Monday, August 12, 2019

How Dogs Love Us: A Neuroscientist & His Adopted Dog Decode the Canine Brain, by Gregory Berns (author), L.J. Ganser (narrator)

Audible Studios, October 2013

Gregory Berns loves dogs. So does the rest of his family, but he's the neuroscientist, He decided he wanted to know if his dogs really loved him, and if he could determine how and why.

This led inevitably to training the newest addition to their family of six (two adults, two daughters, two dogs) a terrier mix they named Callie, to enter an MRI, assume a scannable position, and remain motionless for long enough intervals for useful brain scans.

Just getting the necessary permissions and approvals to bring pet dogs, rather than "purpose-bred dogs," mostly beagles bred only to be lab animals, into the lab or even onto Emory University property, was a challenge. There are good reasons, for many kinds of research, for using purpose-bred animals, including dogs. It's not the best choice in every case, though, and for at least thirty years the trend has been to eliminate research animals altogether whenever there are alternatives that give good results. Real alternatives to animal haven't yet reached to point of making lab animals completely unnecessary, but the need has been dramatically reduced over the course of my working life.

And while this particular research project necessarily involved real dogs, there was no need at all for them to be purpose-bred lab animals. Pet dogs calm enough to be trained for the MRI tests were arguably a better choice, because they would have a more normal relationship with humans, and that's what "the dog project" was all about.

So Berns kept pushing, and inventing work-arounds for the demands of the research office and the legal office, and got his project approved.

Then came figuring out to train his own terrier mix, Callie, and a border collie, McKenzie, to accept the MRI, the noise of the MRI, and keeping still in the correct position for the scans. All this just to get to the proof of concept stage, proving they could do useful MRI scans on animals as different from the normal MRI subjects (humans and other primates) as dogs are.

And it's unexpectedly fun to read this section, before they ever get to the tests they want--can they tell from brain scans whether dogs actually like humans, and not just the fact that we're a reliable source of food and toys?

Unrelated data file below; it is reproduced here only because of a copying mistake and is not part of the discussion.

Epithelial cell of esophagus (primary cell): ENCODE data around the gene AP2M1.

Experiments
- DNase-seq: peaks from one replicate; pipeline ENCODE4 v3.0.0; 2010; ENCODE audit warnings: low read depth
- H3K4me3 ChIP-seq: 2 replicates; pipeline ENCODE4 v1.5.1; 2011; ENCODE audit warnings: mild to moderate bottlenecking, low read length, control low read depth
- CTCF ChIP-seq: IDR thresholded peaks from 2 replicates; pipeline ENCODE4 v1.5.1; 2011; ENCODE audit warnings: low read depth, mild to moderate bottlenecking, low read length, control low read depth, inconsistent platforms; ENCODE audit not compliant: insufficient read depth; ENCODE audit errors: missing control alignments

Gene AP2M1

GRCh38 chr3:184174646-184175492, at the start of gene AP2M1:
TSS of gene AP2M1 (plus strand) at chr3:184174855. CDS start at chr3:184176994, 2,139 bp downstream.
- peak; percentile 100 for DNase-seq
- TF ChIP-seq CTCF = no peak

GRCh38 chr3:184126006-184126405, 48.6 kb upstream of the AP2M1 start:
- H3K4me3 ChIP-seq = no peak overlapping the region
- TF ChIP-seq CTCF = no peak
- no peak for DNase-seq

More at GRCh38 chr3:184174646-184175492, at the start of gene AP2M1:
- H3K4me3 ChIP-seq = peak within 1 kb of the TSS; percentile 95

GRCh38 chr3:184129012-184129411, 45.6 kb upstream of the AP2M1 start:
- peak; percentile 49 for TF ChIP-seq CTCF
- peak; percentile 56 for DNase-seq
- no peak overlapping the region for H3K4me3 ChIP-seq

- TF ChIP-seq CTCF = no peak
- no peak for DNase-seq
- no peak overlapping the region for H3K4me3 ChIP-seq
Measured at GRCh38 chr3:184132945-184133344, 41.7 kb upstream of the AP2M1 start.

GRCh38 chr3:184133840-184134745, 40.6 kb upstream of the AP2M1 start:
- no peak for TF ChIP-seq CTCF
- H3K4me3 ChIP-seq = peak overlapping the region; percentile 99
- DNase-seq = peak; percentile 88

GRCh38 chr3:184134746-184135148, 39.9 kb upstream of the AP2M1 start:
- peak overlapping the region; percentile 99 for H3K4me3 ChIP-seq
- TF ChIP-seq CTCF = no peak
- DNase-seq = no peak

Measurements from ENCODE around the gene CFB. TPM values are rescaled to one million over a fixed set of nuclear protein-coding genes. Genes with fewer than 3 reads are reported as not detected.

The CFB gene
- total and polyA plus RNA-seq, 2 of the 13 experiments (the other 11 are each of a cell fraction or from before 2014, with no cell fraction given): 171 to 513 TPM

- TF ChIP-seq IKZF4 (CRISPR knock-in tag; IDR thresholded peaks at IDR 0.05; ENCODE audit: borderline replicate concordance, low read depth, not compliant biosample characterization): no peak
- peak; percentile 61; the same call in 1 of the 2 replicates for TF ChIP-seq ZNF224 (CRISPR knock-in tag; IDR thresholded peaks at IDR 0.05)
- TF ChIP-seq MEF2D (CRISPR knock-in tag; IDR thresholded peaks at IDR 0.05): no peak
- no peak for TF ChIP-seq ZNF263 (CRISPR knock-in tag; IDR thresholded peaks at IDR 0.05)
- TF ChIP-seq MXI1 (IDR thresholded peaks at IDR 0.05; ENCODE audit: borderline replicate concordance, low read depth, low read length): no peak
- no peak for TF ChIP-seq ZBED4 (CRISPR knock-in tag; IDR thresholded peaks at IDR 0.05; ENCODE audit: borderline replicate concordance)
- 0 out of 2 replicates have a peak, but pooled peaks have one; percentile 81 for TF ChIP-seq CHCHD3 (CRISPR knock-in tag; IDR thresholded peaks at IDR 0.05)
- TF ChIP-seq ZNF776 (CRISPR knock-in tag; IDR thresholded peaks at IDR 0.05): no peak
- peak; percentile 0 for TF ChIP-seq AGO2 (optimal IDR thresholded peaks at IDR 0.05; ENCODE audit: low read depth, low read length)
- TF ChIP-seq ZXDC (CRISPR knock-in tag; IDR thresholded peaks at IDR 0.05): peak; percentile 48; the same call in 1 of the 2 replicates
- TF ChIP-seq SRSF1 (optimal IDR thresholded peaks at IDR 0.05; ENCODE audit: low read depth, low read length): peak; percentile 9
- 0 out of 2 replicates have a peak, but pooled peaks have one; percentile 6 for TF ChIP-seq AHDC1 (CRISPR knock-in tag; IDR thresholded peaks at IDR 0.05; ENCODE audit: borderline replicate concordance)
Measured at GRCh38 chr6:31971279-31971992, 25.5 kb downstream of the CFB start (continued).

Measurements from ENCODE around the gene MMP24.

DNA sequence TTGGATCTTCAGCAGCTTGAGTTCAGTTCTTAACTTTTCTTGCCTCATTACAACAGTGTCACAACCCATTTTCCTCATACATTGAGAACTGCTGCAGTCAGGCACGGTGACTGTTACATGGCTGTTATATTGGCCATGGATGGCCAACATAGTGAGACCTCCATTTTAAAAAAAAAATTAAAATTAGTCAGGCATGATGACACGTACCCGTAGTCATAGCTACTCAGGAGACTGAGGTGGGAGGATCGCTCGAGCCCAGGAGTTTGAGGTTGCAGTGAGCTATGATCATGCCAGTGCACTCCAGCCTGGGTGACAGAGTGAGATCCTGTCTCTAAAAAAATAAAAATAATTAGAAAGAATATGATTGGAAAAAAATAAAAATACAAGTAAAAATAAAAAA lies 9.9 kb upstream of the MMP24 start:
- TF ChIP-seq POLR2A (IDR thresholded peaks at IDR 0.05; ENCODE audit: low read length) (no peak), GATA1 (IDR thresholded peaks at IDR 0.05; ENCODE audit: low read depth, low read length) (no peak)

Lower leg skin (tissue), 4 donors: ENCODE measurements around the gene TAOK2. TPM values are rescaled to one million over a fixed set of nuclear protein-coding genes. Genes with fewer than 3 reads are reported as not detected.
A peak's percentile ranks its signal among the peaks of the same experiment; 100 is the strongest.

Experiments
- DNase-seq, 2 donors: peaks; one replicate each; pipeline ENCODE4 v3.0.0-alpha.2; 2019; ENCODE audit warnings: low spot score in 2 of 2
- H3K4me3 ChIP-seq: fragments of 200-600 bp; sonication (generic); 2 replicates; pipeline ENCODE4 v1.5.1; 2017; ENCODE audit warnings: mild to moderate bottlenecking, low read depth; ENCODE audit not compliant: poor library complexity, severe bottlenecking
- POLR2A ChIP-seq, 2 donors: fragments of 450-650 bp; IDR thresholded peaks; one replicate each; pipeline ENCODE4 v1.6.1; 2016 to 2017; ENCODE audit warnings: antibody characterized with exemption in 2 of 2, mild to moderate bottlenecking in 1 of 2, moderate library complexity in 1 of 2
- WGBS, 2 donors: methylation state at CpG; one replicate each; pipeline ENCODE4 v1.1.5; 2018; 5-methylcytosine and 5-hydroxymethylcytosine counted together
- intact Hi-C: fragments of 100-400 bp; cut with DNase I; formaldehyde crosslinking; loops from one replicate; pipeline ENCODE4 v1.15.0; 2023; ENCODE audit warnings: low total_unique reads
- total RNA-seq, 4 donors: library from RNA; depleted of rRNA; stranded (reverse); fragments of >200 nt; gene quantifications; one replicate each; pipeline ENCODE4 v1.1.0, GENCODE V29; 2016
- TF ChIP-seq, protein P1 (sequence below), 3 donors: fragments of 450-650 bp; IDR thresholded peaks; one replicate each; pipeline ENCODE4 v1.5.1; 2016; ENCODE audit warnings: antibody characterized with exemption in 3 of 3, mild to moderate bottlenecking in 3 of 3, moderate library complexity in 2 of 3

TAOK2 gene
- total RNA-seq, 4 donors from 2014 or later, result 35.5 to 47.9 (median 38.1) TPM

It's a great account, further enlivened by Callie herself, the Berns family, and the other Berns dogs, both Lyra the Golden retriever they had at the same time as Callie, and the pugs, especially Newton, who preceded them. And yet, that leads to the one part of this book that bothered me.

The other standout personality here besides Callie, is Newton. Pugs are generally happy, affectionate personalities, really great companion dogs. Except, of course, for the fact that their skulls are so short and their faces so flat that often they can't breathe properly. The snorting, the snuffling, the snoring, that many people, including Gregory Berns, think is so cute, is in fact a sign of a dog who is suffering from not breathing properly. It's not fun to breathe that badly. It's exhausting, compromises sleep, is at best uncomfortable and often painful.

This is something that can be avoided, or at least greatly minimized, by being really careful in selecting a breeder to get your dog from. But the Berns family prefers to adopt from shelters, which is good and much to be encouraged--but if you adopt pug or another brachcephalic dog from a shelter or rescue, and you have, like the Berns family, an at least upper middle class income, you should be asking your vet, first thing, whether a soft palette resection is right for your dog. If your dog is one of the dogs of this type that has significant difficulty breathing, and you have the resources, you should be talking to your vet about whether your dog can be helped. It may not be possible in every case, but when, like Gregory Berns, you know that "cute" snorting and snoring is in fact very hard on your dog, you ought to at least talk to your vet about possible help for the problem. And yet Berns, who clearly really loves his dogs, and who tells us that Newton couldn't breathe properly and it was a problem for the poor dog, never mentions talking to the vet about it.

I really do feel that even if Newton couldn't be helped, Berns could have devoted a paragraph to telling people that the snorting and snoring isn't cute, and that if they have the means they should at least talk to their vet about it. He doesn't.

And yet.

This is a really good book about research that any dog lover will love.

I should, in fairness, warn those who need to know that yes, dogs, including Newton and later Lyra, the Golden retriever, do die during the book. But these are the deaths at a reasonable age of dogs who were loved and happy members of their family. They're not awful tragedies that come out of nowhere to smack you in the face for the sake of extracting emotion from you.

And yes, you will love the research and its results.


I bought this audiobook.

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